Music — Manchester Is Awash In Opera
Manchester is awash in opera
By Jeff Rapsis
For opera fans, it’s something to sing about.
The next two months will see string of operas performed in the Manchester area. Recordings are nice, but nothing compares to opera done live and fully staged. Check it out yourself. Here’s a quick guide.
• Wednesday, Oct. 13: “Porgy and Bess” by George Gershwin. Completed just two years before his untimely death in 1937, Gershwin’s only full-length opera stands as a landmark American stage work. The story is touching and believable (unusual for opera), while the score overflows with instantly recognizable melodies: “Summertime,” “I Got Plenty o’ Nuttin’,” and “It Ain’t Necessarily So.”
Set in a South Carolina fishing village in 1912, the opera follows the efforts of Bess, a woman with a past, to break free of her abusive lover and find a better life. Her hopes hinge on the crippled Porgy, who affords her sanctuary despite disapproval of the townspeople. Can Porgy and Bess leave behind a life of crime and drug use, or will her past catch up to them?
Sung in English, but the libretto by playwright DuBose Heyward uses a dialect called Gullah Language, a Creole blend of African languages with English. (Don’t worry, you’ll get it.) The performance will be given by a touring company production stopping in Manchester on its way from Columbus, Ohio, to New Haven, Conn.
Bottom line: A tuneful slice of American musical heritage; likely to appeal even to non-opera-goers.
Curtain time for “Porgy and Bess” is 8 p.m.; tickets are $20 to $40. Palace Theatre, 80 Hanover St., Manchester; for more info, call 669-3559 or visit www.palacetheatre.org.
• Saturday, Oct. 30: “Tosca” by Giacomo Puccini. Death, death, and more death—that’s what you expect from a classic opera, and “Tosca” delivers the goods, along with some of the most gorgeous and impassioned stage music ever composed.
The plot? Set in Italy during the Napoleonic era, “Tosca” follows a singer’s efforts to save her lover from torture and death by giving in to the advances of a local police chief. Things don’t quite work out—it’s revealing no secrets that pretty much the entire main cast is dead before the final curtain.
This production, the first of Opera New Hampshire’s 2004-05 season, will be staged by the Dicapo Opera Theater of New York. Sung in Italian with English titles projected above the stage.
Bottom line: Don’t worry about the plot; go for Puccini’s to-die-for melodies.
Curtain time for“Tosca” is 8 p.m.; tickets are $20 to $55. Palace Theatre, 80 Hanover St., Manchester; for more info, call 669-3559 or visit www.palacetheatre.org.
• Sunday, Oct. 31: “La Traviata” by Giuseppe Verdi. Another Italian potboiler, only this time set to the intensely dramatic music of Verdi. Follow the ups and downs of a Parisian courtesan; she finds happiness in Act I, then watch as it unravels into a tangled mess of plot devices that involve everything from dueling lovers to tuberculosis, the favorite operatic malady.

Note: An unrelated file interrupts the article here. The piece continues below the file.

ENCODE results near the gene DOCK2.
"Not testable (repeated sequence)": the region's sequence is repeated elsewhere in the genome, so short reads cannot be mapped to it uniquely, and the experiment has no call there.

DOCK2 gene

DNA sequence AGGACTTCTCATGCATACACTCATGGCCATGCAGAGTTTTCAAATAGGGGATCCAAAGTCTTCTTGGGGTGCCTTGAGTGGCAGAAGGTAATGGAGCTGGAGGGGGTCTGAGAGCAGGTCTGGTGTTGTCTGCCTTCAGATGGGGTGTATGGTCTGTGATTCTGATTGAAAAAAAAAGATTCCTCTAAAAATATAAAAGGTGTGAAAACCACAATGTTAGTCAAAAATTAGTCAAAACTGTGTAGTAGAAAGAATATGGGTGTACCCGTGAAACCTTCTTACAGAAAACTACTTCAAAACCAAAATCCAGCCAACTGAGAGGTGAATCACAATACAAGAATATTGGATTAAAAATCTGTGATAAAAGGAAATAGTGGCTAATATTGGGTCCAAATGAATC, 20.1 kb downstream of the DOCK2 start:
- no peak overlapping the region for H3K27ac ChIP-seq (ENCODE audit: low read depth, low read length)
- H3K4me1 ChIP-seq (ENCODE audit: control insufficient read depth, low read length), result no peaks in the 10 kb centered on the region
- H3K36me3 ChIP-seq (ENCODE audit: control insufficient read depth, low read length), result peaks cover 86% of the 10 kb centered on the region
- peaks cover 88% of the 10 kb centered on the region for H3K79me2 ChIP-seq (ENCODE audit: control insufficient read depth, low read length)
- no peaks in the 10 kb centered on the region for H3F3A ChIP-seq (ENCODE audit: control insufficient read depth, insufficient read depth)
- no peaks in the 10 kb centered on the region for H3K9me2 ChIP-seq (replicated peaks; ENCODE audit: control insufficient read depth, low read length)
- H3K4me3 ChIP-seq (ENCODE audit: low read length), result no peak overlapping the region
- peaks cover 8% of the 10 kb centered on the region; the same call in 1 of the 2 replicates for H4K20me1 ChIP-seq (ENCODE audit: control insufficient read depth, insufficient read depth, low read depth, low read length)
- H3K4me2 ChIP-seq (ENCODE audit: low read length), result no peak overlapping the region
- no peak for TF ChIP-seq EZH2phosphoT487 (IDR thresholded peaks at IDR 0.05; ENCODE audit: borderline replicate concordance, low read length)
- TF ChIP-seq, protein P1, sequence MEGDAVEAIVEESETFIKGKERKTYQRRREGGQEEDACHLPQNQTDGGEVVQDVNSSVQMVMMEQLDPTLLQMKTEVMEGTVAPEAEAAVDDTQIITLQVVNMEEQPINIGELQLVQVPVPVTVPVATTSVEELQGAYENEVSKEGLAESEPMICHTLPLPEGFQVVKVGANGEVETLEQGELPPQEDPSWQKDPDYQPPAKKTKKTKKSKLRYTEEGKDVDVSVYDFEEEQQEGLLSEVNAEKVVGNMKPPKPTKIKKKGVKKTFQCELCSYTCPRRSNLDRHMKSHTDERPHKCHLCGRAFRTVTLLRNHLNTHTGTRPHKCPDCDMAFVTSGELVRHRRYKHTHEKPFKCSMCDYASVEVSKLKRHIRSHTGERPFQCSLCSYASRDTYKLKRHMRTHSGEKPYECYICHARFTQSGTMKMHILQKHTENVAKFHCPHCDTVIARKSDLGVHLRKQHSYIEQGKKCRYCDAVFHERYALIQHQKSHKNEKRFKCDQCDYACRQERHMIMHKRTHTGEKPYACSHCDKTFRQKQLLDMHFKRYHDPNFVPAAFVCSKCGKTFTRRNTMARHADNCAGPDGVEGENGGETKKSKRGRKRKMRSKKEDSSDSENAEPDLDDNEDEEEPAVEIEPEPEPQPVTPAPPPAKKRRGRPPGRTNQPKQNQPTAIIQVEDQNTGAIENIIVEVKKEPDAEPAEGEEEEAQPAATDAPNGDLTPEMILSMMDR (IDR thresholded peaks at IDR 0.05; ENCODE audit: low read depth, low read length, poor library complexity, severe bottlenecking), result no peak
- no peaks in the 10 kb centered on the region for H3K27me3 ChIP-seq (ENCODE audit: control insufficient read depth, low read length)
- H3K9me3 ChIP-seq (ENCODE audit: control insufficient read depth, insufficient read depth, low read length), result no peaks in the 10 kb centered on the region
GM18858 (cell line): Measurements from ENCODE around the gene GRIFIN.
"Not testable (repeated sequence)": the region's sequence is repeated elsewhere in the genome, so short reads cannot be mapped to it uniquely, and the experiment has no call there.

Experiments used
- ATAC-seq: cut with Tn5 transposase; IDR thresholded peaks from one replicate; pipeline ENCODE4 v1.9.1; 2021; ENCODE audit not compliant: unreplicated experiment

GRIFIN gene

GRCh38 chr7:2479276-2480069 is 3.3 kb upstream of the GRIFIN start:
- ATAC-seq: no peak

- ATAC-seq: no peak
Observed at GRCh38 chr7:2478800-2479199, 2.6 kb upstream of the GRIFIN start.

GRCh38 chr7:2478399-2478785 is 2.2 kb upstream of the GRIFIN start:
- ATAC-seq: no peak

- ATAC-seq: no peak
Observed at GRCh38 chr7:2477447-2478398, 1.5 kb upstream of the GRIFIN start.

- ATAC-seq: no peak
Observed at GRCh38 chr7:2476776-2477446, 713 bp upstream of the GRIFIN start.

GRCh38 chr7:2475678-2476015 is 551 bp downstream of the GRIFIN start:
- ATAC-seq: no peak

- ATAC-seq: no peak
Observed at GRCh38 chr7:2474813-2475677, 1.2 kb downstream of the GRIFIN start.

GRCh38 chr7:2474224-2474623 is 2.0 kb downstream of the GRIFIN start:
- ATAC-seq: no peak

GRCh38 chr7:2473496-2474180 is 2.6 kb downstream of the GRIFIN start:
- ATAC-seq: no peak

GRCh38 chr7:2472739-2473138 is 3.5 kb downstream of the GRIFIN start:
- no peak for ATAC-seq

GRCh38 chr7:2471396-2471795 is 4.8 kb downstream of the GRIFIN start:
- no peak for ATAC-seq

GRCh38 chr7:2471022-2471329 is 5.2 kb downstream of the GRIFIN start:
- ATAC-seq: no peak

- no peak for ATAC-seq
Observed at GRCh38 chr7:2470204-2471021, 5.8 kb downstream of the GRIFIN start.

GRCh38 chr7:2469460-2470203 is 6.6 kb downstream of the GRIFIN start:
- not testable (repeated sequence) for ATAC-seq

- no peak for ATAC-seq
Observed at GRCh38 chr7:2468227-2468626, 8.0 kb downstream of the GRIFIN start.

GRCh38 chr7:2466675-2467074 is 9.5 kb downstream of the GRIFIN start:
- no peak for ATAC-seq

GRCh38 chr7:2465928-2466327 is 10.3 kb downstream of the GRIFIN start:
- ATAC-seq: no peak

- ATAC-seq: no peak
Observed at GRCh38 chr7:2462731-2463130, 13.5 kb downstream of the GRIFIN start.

“Traviata” is staged by the Stanislavsky Opera Company, a Russian touring group descended from the famed director’s original studio. Expect lots of method acting; sung in Italian with English titles.
Bottom line: That’s Italian; the kind of opera to watch after a meal at Piccola Italia.
Curtain time for“La Traviata” is 7 p.m.; tickets are $25 to $45. Capitol Center for the Arts, 44 South Main St., Concord; for more info, call 225-1111 or visit www.ccanh.com.
• Friday and Sunday, Nov. 19 & 21: “The Marriage of Figaro” by Wolfgang Mozart. The high-spirited breakthrough opera of 1786 endures as one of the classiest, wittiest and most multi-faceted scores ever penned. The miracle is Mozart’s music, which is light and airy, supports the action perfectly, and sports a dark side to it if you listen carefully; sung in Italian with English titles.
Granite State Opera’s first production of the 2004-05 season will see some favorite pros returning for lead roles, including Theresa Cincione and David Kravitz (both in last season’s “Magic Flute”) as the count and countess, Sandra DeAthos as Susannah, David Cushing as Figaro, and local mezzo soprano Janice Edwards as Marcellina. Artistic director Phil Lauriat will conduct.
Bottom line: Granite State uses the best pro singers Lauriat can book; “Figaro” looks to be no exception.
Curtain time for“The Marriage of Figaro” is Friday, Nov. 19 at 8 p.m., Sunday, Nov. 21 at 2 p.m.; tickets are $18 to $58. Capitol Center for the Arts, 44 South Main St., Concord; for more info, call 225-1111 or visit www.ccanh.com.
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